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Hydrological variability in northern Levant over the past 250 ka

Author(s): F. Gasse | L. Vidal | A.-L. Develle | E. Van Campo

Journal: Climate of the Past Discussions
ISSN 1814-9340

Volume: 7;
Issue: 3;
Start page: 1511;
Date: 2011;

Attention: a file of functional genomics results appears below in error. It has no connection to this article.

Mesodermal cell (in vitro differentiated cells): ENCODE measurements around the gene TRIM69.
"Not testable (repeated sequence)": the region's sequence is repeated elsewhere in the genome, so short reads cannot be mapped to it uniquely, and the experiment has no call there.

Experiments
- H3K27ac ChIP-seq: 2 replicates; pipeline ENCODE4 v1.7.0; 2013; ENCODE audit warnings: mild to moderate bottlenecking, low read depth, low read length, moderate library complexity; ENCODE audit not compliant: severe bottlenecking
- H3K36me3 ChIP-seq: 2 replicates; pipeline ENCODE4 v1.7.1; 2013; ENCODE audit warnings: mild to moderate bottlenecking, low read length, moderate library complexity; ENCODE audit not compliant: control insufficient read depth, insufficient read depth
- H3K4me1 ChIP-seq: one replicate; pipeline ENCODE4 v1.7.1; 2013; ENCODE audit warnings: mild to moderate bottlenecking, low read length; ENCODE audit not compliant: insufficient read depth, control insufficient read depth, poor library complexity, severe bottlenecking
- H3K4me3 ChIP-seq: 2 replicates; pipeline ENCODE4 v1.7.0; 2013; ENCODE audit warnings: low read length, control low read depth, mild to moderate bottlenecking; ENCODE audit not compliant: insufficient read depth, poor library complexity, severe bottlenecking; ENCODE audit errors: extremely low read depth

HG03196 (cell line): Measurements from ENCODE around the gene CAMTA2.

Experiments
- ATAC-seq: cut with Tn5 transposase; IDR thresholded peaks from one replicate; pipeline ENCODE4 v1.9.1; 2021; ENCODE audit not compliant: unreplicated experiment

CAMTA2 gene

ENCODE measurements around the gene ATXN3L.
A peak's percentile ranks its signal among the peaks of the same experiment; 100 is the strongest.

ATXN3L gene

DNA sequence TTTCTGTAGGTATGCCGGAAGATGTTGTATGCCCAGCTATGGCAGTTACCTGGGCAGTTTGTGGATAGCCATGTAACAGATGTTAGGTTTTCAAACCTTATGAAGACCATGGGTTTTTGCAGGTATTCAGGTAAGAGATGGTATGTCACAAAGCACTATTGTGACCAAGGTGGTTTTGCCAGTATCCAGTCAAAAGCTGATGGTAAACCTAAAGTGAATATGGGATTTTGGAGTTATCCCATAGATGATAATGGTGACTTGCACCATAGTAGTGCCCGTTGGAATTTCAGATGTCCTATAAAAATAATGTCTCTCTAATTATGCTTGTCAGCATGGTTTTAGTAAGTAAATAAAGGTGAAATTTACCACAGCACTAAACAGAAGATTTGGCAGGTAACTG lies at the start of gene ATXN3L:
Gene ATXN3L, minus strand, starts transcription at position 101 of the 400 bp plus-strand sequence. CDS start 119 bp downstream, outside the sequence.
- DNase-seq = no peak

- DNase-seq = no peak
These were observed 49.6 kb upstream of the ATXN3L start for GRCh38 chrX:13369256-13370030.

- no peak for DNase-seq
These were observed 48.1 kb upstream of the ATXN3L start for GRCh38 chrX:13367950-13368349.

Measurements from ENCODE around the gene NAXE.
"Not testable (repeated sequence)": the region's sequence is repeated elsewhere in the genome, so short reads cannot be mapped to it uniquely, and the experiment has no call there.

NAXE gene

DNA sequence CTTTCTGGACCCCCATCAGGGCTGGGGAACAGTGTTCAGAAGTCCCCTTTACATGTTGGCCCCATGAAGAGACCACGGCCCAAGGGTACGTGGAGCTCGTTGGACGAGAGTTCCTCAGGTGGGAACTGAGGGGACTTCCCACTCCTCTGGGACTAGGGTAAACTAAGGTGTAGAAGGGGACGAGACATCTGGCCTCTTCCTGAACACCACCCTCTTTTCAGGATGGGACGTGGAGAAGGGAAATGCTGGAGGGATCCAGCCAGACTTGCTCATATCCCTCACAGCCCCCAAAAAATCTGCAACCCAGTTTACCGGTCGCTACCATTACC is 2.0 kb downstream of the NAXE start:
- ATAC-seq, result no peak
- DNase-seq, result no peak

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The Levant features sharp climatic gradients from North to South and from West to East resulting in a large environmental diversity. The lack of long-term record from the northern Levant limits our understanding of the regional response to glacial-interglacial boundary conditions in this key area. The 250 ka paleoenvironmental reconstruction presented here is a first step to fill this geographical gap. The record comes from a 36 m lacustrine-palustrine sequence cored in the small intra-mountainous karstic basin of Yammoûneh (northern Lebanon). The paper combines times series of sediment properties, paleovegetation, and carbonate oxygen isotopes, to yield a comprehensive view of paleohydrologic-paleoclimatic fluctuations in the basin over the two last glacial-interglacial cycles. Efficient moisture was higher than today during interglacial peaks around 240, 215–220, ~130–120 ka and 11–9 ka (although under different Precipitation minus Evaporation balance). Moderate wetting events took place around 170, 150, 105–100, 85–75, 60–55 and 35 ka. The penultimate glacial period was generally wetter than the last glacial stage. Local aridity culminated from the LGM to 15 ka, possibly linked to water storage as ice in the surrounding highlands. An overall decrease in local water availability is observed from the profile base to top. Fluctuations in available water seem to be primarily governed by changes in local summer insolation controlled by the orbital eccentricity modulated by the precession cycle, and by changes in precipitation and temperature seasonality. Our record is roughly consistent with long-term climatic fluctuations in northeastern Mediterranean lands, except during the penultimate glacial phase. It shares some features with speleothem records of western Israel. Conversely, after 130 ka, it is clearly out of phase with hydrological changes in the Dead Sea basin. Potential causes of these spatial heterogeneities, e.g., changes in atmospheric circulation, regional topographic patterns, site-specific climatic and hydrological factors, are discussed.

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